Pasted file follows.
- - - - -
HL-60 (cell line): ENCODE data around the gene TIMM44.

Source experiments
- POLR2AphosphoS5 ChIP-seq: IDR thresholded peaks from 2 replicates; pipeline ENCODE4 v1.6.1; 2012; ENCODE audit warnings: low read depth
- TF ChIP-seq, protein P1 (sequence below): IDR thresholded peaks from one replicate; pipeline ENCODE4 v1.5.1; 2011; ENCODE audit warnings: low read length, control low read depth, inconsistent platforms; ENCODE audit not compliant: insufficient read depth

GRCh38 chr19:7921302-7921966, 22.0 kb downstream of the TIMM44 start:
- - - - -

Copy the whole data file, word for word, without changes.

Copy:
HL-60 (cell line): ENCODE data around the gene TIMM44.

Source experiments
- POLR2AphosphoS5 ChIP-seq: IDR thresholded peaks from 2 replicates; pipeline ENCODE4 v1.6.1; 2012; ENCODE audit warnings: low read depth
- TF ChIP-seq, protein P1 (sequence below): IDR thresholded peaks from one replicate; pipeline ENCODE4 v1.5.1; 2011; ENCODE audit warnings: low read length, control low read depth, inconsistent platforms; ENCODE audit not compliant: insufficient read depth

GRCh38 chr19:7921302-7921966, 22.0 kb downstream of the TIMM44 start: